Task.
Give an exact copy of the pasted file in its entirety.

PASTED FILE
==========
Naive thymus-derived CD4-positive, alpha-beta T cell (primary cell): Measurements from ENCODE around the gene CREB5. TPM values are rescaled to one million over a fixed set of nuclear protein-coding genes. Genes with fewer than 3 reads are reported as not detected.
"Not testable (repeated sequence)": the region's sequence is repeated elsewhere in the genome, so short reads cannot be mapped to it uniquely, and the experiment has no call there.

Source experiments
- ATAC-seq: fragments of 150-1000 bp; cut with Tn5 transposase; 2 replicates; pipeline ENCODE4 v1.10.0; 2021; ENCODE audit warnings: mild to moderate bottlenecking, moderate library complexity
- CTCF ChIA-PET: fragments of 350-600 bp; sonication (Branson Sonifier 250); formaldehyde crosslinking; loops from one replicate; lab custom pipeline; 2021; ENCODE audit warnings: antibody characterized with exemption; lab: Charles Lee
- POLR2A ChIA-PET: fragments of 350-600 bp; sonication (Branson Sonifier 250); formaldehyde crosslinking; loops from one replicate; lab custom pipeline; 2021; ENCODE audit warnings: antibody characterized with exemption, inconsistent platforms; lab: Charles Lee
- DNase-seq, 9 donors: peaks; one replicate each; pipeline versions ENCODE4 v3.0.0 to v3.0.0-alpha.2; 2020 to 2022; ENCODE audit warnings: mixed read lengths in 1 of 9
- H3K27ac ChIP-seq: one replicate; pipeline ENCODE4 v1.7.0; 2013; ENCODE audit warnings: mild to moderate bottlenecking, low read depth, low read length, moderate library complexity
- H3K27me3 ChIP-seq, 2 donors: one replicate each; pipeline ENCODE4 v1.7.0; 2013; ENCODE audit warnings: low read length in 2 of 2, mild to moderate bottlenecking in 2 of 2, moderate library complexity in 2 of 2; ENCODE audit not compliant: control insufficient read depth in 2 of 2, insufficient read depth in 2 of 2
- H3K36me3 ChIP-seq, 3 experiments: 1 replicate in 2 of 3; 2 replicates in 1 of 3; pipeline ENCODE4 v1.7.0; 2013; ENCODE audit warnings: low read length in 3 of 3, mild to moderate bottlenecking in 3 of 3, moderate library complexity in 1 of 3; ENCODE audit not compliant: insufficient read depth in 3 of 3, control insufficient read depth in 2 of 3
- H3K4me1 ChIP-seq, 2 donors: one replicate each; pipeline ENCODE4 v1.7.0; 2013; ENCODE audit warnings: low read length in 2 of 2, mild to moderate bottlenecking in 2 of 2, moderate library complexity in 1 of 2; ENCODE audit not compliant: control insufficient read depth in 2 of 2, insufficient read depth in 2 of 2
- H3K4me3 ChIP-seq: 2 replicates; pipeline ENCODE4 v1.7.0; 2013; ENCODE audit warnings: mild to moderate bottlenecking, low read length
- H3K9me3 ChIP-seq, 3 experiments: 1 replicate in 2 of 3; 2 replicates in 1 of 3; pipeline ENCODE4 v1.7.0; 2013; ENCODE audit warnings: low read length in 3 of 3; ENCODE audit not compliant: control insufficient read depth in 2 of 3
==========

Naive thymus-derived CD4-positive, alpha-beta T cell (primary cell): Measurements from ENCODE around the gene CREB5. TPM values are rescaled to one million over a fixed set of nuclear protein-coding genes. Genes with fewer than 3 reads are reported as not detected.
"Not testable (repeated sequence)": the region's sequence is repeated elsewhere in the genome, so short reads cannot be mapped to it uniquely, and the experiment has no call there.

Source experiments
- ATAC-seq: fragments of 150-1000 bp; cut with Tn5 transposase; 2 replicates; pipeline ENCODE4 v1.10.0; 2021; ENCODE audit warnings: mild to moderate bottlenecking, moderate library complexity
- CTCF ChIA-PET: fragments of 350-600 bp; sonication (Branson Sonifier 250); formaldehyde crosslinking; loops from one replicate; lab custom pipeline; 2021; ENCODE audit warnings: antibody characterized with exemption; lab: Charles Lee
- POLR2A ChIA-PET: fragments of 350-600 bp; sonication (Branson Sonifier 250); formaldehyde crosslinking; loops from one replicate; lab custom pipeline; 2021; ENCODE audit warnings: antibody characterized with exemption, inconsistent platforms; lab: Charles Lee
- DNase-seq, 9 donors: peaks; one replicate each; pipeline versions ENCODE4 v3.0.0 to v3.0.0-alpha.2; 2020 to 2022; ENCODE audit warnings: mixed read lengths in 1 of 9
- H3K27ac ChIP-seq: one replicate; pipeline ENCODE4 v1.7.0; 2013; ENCODE audit warnings: mild to moderate bottlenecking, low read depth, low read length, moderate library complexity
- H3K27me3 ChIP-seq, 2 donors: one replicate each; pipeline ENCODE4 v1.7.0; 2013; ENCODE audit warnings: low read length in 2 of 2, mild to moderate bottlenecking in 2 of 2, moderate library complexity in 2 of 2; ENCODE audit not compliant: control insufficient read depth in 2 of 2, insufficient read depth in 2 of 2
- H3K36me3 ChIP-seq, 3 experiments: 1 replicate in 2 of 3; 2 replicates in 1 of 3; pipeline ENCODE4 v1.7.0; 2013; ENCODE audit warnings: low read length in 3 of 3, mild to moderate bottlenecking in 3 of 3, moderate library complexity in 1 of 3; ENCODE audit not compliant: insufficient read depth in 3 of 3, control insufficient read depth in 2 of 3
- H3K4me1 ChIP-seq, 2 donors: one replicate each; pipeline ENCODE4 v1.7.0; 2013; ENCODE audit warnings: low read length in 2 of 2, mild to moderate bottlenecking in 2 of 2, moderate library complexity in 1 of 2; ENCODE audit not compliant: control insufficient read depth in 2 of 2, insufficient read depth in 2 of 2
- H3K4me3 ChIP-seq: 2 replicates; pipeline ENCODE4 v1.7.0; 2013; ENCODE audit warnings: mild to moderate bottlenecking, low read length
- H3K9me3 ChIP-seq, 3 experiments: 1 replicate in 2 of 3; 2 replicates in 1 of 3; pipeline ENCODE4 v1.7.0; 2013; ENCODE audit warnings: low read length in 3 of 3; ENCODE audit not compliant: control insufficient read depth in 2 of 3